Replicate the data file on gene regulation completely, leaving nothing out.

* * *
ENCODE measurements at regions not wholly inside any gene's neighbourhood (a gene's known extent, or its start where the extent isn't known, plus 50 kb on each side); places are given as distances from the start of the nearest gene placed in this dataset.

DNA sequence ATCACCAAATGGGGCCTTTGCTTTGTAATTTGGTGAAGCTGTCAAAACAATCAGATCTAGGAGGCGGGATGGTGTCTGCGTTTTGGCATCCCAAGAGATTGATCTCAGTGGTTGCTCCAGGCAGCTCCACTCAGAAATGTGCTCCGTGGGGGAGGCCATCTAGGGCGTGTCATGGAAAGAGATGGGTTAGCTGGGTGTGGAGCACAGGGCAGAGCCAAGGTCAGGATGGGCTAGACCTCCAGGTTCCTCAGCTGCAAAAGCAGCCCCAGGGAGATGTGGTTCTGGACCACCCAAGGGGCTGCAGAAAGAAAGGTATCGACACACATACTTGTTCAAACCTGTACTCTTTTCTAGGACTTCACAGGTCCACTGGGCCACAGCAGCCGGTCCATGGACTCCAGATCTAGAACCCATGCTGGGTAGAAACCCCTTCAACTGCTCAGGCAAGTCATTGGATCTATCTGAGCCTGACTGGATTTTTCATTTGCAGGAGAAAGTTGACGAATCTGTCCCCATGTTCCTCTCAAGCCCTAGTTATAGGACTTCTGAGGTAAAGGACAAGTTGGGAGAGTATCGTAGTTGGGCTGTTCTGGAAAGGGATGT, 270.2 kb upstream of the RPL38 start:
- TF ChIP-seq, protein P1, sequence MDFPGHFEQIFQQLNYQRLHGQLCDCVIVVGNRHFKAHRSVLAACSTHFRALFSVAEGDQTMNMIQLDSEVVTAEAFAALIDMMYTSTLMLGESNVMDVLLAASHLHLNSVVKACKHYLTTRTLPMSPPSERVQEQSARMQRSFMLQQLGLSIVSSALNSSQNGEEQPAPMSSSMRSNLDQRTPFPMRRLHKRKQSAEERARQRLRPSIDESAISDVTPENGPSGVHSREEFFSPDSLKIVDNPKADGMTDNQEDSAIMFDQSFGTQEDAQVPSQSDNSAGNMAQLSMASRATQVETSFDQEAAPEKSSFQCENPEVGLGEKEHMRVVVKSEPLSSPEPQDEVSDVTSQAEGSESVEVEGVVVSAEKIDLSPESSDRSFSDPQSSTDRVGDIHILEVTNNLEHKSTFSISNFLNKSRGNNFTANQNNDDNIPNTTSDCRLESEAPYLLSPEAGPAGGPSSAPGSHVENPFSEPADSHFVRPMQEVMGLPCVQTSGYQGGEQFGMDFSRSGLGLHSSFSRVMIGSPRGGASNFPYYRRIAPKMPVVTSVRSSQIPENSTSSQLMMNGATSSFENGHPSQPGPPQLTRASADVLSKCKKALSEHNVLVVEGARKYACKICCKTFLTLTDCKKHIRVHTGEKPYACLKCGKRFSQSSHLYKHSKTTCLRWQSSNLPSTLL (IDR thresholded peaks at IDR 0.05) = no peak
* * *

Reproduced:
ENCODE measurements at regions not wholly inside any gene's neighbourhood (a gene's known extent, or its start where the extent isn't known, plus 50 kb on each side); places are given as distances from the start of the nearest gene placed in this dataset.

DNA sequence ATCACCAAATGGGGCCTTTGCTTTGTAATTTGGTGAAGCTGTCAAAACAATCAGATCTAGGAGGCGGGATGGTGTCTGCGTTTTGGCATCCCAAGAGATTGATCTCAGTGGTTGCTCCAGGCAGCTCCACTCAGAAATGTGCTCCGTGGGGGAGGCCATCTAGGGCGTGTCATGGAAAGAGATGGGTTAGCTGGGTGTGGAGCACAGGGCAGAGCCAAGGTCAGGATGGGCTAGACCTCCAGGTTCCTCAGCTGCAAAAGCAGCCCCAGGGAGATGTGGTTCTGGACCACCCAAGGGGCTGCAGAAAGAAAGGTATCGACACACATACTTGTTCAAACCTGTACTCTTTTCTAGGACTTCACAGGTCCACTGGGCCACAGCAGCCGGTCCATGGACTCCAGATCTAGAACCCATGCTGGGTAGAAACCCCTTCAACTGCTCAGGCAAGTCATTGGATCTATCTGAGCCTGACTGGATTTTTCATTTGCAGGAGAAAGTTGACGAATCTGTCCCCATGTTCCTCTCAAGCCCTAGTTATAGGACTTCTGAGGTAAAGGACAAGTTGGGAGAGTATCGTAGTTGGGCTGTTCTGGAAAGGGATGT, 270.2 kb upstream of the RPL38 start:
- TF ChIP-seq, protein P1, sequence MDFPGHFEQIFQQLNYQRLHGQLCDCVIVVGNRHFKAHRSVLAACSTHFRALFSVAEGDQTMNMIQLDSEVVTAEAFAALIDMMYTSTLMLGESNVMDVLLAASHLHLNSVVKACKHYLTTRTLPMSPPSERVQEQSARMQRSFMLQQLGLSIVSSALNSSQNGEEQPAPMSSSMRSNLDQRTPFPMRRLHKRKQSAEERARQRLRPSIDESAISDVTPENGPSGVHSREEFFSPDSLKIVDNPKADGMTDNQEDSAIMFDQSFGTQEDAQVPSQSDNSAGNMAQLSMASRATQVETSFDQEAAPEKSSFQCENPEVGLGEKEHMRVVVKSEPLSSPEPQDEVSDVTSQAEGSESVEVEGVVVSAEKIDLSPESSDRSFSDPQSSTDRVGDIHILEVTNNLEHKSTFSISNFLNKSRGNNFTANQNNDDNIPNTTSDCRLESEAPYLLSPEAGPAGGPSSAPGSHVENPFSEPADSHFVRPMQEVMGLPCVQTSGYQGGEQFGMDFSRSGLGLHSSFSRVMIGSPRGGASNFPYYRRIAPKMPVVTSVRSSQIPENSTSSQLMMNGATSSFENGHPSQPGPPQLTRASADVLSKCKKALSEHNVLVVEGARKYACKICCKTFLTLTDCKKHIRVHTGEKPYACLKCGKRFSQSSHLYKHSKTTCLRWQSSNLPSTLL (IDR thresholded peaks at IDR 0.05) = no peak